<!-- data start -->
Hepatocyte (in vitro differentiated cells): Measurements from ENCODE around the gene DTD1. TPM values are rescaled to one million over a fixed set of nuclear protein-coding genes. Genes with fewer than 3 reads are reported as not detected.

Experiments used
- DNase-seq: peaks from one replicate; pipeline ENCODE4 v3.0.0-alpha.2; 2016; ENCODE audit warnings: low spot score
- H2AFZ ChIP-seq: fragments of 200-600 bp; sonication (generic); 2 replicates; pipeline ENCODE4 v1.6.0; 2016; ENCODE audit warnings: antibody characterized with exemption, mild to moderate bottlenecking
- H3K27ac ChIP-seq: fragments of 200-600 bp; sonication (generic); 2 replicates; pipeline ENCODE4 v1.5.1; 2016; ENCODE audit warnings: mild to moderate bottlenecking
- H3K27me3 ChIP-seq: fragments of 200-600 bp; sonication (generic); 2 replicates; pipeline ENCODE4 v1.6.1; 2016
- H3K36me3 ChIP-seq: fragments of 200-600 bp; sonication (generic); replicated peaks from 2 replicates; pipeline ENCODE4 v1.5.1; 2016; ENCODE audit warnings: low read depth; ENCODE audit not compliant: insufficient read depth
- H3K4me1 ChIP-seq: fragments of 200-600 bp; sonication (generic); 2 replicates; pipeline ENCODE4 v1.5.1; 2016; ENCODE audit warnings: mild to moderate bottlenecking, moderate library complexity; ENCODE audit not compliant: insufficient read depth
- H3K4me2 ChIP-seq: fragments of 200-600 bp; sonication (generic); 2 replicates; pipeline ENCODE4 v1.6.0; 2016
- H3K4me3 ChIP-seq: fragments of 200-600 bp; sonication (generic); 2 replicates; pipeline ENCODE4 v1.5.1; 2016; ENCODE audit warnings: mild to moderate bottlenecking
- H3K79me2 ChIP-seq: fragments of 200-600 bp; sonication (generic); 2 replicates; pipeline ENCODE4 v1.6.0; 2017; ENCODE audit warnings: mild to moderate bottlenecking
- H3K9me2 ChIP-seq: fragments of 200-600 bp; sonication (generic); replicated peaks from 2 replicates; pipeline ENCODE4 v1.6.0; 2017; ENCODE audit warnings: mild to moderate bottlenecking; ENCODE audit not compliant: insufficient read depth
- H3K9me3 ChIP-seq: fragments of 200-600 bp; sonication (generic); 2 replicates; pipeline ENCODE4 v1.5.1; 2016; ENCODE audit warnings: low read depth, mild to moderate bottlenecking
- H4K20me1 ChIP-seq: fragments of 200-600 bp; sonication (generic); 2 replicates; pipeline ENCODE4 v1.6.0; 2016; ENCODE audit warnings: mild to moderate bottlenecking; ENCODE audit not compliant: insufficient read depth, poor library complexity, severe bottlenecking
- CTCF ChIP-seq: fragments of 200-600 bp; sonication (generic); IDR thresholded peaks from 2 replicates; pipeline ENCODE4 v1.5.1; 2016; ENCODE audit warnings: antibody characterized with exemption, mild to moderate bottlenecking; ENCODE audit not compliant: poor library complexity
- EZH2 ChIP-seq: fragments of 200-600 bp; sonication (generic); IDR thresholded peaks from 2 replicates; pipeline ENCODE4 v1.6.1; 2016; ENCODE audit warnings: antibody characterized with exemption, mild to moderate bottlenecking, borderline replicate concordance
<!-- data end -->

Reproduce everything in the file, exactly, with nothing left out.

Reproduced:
Hepatocyte (in vitro differentiated cells): Measurements from ENCODE around the gene DTD1. TPM values are rescaled to one million over a fixed set of nuclear protein-coding genes. Genes with fewer than 3 reads are reported as not detected.

Experiments used
- DNase-seq: peaks from one replicate; pipeline ENCODE4 v3.0.0-alpha.2; 2016; ENCODE audit warnings: low spot score
- H2AFZ ChIP-seq: fragments of 200-600 bp; sonication (generic); 2 replicates; pipeline ENCODE4 v1.6.0; 2016; ENCODE audit warnings: antibody characterized with exemption, mild to moderate bottlenecking
- H3K27ac ChIP-seq: fragments of 200-600 bp; sonication (generic); 2 replicates; pipeline ENCODE4 v1.5.1; 2016; ENCODE audit warnings: mild to moderate bottlenecking
- H3K27me3 ChIP-seq: fragments of 200-600 bp; sonication (generic); 2 replicates; pipeline ENCODE4 v1.6.1; 2016
- H3K36me3 ChIP-seq: fragments of 200-600 bp; sonication (generic); replicated peaks from 2 replicates; pipeline ENCODE4 v1.5.1; 2016; ENCODE audit warnings: low read depth; ENCODE audit not compliant: insufficient read depth
- H3K4me1 ChIP-seq: fragments of 200-600 bp; sonication (generic); 2 replicates; pipeline ENCODE4 v1.5.1; 2016; ENCODE audit warnings: mild to moderate bottlenecking, moderate library complexity; ENCODE audit not compliant: insufficient read depth
- H3K4me2 ChIP-seq: fragments of 200-600 bp; sonication (generic); 2 replicates; pipeline ENCODE4 v1.6.0; 2016
- H3K4me3 ChIP-seq: fragments of 200-600 bp; sonication (generic); 2 replicates; pipeline ENCODE4 v1.5.1; 2016; ENCODE audit warnings: mild to moderate bottlenecking
- H3K79me2 ChIP-seq: fragments of 200-600 bp; sonication (generic); 2 replicates; pipeline ENCODE4 v1.6.0; 2017; ENCODE audit warnings: mild to moderate bottlenecking
- H3K9me2 ChIP-seq: fragments of 200-600 bp; sonication (generic); replicated peaks from 2 replicates; pipeline ENCODE4 v1.6.0; 2017; ENCODE audit warnings: mild to moderate bottlenecking; ENCODE audit not compliant: insufficient read depth
- H3K9me3 ChIP-seq: fragments of 200-600 bp; sonication (generic); 2 replicates; pipeline ENCODE4 v1.5.1; 2016; ENCODE audit warnings: low read depth, mild to moderate bottlenecking
- H4K20me1 ChIP-seq: fragments of 200-600 bp; sonication (generic); 2 replicates; pipeline ENCODE4 v1.6.0; 2016; ENCODE audit warnings: mild to moderate bottlenecking; ENCODE audit not compliant: insufficient read depth, poor library complexity, severe bottlenecking
- CTCF ChIP-seq: fragments of 200-600 bp; sonication (generic); IDR thresholded peaks from 2 replicates; pipeline ENCODE4 v1.5.1; 2016; ENCODE audit warnings: antibody characterized with exemption, mild to moderate bottlenecking; ENCODE audit not compliant: poor library complexity
- EZH2 ChIP-seq: fragments of 200-600 bp; sonication (generic); IDR thresholded peaks from 2 replicates; pipeline ENCODE4 v1.6.1; 2016; ENCODE audit warnings: antibody characterized with exemption, mild to moderate bottlenecking, borderline replicate concordance